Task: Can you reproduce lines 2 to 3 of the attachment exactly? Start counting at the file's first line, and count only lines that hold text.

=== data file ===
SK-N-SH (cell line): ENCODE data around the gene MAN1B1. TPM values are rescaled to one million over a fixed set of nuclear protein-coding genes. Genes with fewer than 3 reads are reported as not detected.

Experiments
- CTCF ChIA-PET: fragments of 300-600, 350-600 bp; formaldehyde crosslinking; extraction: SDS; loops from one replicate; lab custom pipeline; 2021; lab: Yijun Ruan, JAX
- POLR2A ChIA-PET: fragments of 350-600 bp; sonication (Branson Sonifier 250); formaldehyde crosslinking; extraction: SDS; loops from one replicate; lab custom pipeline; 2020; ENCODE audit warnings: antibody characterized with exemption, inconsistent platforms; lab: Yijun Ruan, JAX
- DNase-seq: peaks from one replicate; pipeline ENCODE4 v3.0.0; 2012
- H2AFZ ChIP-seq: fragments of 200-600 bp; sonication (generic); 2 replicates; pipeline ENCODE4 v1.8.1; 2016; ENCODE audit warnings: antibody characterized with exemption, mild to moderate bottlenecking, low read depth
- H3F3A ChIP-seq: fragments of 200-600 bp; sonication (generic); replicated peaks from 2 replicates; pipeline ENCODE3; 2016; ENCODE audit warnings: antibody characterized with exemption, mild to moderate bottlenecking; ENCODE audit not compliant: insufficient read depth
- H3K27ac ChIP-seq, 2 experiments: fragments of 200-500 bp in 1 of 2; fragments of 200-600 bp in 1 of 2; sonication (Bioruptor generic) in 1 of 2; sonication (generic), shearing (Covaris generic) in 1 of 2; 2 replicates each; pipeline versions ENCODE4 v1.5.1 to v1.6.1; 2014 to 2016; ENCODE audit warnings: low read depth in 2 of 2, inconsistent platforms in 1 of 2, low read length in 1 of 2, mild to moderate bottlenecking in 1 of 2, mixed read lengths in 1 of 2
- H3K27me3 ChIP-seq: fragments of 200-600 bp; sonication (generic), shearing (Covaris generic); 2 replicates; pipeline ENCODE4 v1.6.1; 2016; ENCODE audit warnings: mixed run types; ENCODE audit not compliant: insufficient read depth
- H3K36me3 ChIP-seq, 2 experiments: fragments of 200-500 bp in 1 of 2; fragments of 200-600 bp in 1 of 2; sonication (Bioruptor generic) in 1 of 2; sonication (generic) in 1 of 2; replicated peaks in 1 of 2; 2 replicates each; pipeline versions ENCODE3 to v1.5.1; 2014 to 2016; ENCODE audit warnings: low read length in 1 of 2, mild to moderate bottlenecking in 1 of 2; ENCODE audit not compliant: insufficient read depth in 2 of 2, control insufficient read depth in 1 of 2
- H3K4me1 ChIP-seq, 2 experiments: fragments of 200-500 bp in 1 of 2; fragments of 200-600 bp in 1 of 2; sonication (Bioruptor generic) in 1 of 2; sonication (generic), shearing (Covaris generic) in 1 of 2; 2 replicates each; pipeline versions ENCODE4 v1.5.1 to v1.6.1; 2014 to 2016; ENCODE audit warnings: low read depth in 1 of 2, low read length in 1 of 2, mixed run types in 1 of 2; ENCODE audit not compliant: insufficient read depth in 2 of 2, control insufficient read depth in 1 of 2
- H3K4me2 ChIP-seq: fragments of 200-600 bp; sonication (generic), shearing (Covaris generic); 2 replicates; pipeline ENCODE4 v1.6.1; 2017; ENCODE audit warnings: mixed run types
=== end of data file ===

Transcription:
Experiments
- CTCF ChIA-PET: fragments of 300-600, 350-600 bp; formaldehyde crosslinking; extraction: SDS; loops from one replicate; lab custom pipeline; 2021; lab: Yijun Ruan, JAX